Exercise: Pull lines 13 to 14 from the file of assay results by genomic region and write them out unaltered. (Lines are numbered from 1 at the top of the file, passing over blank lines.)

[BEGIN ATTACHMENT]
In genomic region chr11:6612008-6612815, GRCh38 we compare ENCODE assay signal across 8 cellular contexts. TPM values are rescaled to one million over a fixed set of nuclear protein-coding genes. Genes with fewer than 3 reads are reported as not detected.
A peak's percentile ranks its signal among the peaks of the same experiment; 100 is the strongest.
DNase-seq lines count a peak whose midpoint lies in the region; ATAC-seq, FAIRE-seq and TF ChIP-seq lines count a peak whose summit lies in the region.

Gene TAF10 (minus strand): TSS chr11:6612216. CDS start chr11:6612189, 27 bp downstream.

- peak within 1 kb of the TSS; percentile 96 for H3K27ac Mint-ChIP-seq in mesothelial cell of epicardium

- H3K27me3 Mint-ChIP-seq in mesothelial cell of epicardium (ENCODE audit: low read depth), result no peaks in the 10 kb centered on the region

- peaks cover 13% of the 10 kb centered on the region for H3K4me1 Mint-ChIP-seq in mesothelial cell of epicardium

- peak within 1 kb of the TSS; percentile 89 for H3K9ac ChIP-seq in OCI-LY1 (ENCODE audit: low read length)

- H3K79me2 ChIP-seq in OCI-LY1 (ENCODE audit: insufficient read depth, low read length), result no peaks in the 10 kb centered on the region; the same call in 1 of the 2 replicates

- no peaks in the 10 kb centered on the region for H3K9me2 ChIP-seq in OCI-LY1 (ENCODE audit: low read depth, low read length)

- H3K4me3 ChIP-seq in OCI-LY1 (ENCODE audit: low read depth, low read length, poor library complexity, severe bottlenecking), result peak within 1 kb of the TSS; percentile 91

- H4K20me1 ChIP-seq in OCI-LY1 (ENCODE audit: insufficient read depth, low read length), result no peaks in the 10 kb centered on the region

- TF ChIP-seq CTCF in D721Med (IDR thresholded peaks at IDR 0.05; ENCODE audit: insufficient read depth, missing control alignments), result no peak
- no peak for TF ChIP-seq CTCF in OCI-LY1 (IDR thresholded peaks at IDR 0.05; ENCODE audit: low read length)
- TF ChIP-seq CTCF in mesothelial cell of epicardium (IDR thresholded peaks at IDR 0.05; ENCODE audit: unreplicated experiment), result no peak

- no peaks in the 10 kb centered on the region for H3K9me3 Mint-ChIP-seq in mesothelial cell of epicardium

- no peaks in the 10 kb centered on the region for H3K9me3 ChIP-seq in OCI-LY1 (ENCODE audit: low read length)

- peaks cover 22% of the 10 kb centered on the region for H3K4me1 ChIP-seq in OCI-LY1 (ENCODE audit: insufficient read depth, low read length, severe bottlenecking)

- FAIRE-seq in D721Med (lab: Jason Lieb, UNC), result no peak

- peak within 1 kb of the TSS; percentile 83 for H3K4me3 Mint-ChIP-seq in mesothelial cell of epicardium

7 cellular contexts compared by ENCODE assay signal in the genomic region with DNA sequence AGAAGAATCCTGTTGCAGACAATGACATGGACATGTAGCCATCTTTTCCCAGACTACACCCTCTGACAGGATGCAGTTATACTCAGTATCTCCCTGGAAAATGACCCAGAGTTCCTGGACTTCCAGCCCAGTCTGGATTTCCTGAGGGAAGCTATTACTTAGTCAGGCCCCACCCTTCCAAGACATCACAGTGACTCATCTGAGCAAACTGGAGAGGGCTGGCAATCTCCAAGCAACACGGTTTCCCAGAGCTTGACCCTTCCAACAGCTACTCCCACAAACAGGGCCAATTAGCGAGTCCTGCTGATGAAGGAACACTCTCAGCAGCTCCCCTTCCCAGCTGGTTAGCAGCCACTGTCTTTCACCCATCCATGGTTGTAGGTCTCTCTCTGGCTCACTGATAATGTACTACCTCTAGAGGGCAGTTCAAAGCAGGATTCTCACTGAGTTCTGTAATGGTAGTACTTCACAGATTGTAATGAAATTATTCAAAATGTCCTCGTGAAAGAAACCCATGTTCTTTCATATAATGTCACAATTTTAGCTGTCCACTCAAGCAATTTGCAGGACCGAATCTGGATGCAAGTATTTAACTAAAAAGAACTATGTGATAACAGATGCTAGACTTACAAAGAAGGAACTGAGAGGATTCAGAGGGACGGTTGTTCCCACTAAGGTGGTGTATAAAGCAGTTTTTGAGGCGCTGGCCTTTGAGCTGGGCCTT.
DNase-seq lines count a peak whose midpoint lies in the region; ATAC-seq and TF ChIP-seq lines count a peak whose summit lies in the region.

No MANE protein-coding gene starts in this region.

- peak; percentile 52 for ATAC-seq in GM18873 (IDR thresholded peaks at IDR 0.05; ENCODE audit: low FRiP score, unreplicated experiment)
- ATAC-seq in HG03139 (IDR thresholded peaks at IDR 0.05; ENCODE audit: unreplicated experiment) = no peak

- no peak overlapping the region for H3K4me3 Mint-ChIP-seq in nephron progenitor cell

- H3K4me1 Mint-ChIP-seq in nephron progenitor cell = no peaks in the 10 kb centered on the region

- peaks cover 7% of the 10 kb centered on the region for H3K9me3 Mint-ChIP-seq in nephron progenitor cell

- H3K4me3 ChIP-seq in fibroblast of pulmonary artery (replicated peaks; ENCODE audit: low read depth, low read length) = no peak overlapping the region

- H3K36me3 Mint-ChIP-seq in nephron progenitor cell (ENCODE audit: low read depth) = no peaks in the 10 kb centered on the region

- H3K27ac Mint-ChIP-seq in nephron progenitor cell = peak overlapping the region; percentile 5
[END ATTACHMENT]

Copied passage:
- TF ChIP-seq CTCF in D721Med (IDR thresholded peaks at IDR 0.05; ENCODE audit: insufficient read depth, missing control alignments), result no peak
- no peak for TF ChIP-seq CTCF in OCI-LY1 (IDR thresholded peaks at IDR 0.05; ENCODE audit: low read length)